Look Up newcomer and Seattle-based artist Sealife debuts with Breaking Up Together, a dreamy downtempo intimacy that perfectly portrays separation with fantastically lush pop sensibilities.
Opening with a swelling buildup of murky, streetlight-lit synths bathed in reverb, the track is brushstroked with these flecks and glimmers of sound that seem like they’re coming from far off in the distance. It then pulls back the curtain on what feels like a loungey, jazzy, yet moody slow dance.
Breaking Up Together sways at exactly the right pace, and every second of it is masterfully produced. The drums, bass, keys and synths in the first half set the stage as a perfect backdrop, each element subtly complimenting each other and sublimely structuring the track. The most exhilarating moment may just be during the chorus, where three sole slides pluck the most emotional moment of the track right out of the night sky. There’s a guitar-like quality to them, but with a close listen you’ll hear what sounds like distorted crooning synth-lead. It’s just one of the many production highlights that give Breaking Up Together such a depth.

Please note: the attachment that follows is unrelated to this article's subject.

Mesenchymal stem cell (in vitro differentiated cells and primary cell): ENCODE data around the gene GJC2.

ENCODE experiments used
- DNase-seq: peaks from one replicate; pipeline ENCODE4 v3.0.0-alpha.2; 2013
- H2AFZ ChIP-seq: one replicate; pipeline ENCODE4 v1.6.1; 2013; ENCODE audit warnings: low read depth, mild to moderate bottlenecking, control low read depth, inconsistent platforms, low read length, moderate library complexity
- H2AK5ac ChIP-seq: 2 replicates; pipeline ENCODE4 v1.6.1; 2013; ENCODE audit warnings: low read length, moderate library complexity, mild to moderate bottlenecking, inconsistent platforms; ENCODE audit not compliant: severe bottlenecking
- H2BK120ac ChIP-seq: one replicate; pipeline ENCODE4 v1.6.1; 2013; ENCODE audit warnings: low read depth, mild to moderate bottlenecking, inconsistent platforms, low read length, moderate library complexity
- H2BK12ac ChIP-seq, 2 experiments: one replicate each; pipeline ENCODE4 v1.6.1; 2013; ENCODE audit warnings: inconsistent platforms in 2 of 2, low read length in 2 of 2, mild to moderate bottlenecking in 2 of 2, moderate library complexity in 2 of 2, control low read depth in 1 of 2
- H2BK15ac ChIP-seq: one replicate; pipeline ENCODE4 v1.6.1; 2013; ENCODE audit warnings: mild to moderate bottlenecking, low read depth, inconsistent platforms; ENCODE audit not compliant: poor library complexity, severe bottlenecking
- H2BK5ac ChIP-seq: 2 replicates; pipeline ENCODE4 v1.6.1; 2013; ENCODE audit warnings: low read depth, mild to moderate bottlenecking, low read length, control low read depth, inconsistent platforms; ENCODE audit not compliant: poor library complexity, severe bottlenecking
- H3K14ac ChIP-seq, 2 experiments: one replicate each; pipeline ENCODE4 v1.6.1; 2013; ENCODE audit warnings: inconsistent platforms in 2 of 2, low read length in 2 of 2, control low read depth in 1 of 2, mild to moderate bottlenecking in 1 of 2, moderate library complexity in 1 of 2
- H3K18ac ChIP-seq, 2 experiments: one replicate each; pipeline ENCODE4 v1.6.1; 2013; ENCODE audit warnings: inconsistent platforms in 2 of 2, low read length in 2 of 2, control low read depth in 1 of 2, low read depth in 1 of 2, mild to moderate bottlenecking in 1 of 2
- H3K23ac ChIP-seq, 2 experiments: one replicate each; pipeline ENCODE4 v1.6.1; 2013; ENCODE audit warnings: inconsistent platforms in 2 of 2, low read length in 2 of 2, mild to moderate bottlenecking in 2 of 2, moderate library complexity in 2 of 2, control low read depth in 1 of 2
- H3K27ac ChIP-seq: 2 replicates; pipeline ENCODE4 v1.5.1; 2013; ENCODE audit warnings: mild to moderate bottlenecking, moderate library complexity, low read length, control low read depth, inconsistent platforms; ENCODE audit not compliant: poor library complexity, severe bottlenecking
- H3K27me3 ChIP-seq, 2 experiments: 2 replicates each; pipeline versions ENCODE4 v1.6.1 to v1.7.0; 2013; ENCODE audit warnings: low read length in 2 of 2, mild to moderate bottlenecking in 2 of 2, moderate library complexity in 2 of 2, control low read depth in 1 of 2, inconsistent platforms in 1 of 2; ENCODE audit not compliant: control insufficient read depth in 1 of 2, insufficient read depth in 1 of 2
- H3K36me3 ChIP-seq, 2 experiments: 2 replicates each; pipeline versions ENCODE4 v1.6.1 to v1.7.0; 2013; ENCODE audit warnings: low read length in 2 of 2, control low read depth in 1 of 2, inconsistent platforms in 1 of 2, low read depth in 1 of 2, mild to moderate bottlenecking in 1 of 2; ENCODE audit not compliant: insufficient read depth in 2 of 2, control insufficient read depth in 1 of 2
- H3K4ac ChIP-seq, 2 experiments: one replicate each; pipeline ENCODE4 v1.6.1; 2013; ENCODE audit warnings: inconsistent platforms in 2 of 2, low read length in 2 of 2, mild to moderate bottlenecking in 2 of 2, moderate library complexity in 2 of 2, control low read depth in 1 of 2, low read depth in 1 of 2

Lyrically the track is wonderfully abstracted: these thoughts point in various directions and try to grapple with an emotional car crash, but are still very much in the present. The opening line of “I’ve been running from you for so long, it’s hard to be here” is right at the core of the anxiety one might have leading up to that kind of conversation. It’s shyly honest, and lets you into the days, weeks, or maybe even months that might have led up to this point.
“Once more for good measure” hints at a familiarity, and suggests a history and a past where people drift apart and come back together. Here it seems as though it may be for good this time, but the closing line “And if you wonder where I’ll be when you land, it’s right beneath you” is a ceiling-staring confession of devotion. It’s a reminder that no matter what the push and pull of life may bring, one can always be there for another.
Like the title suggests, Breaking Up Together is a melancholy piece. These things tend to be that way. And if you find yourself there, then Sealife may just have the perfect soundtrack for you.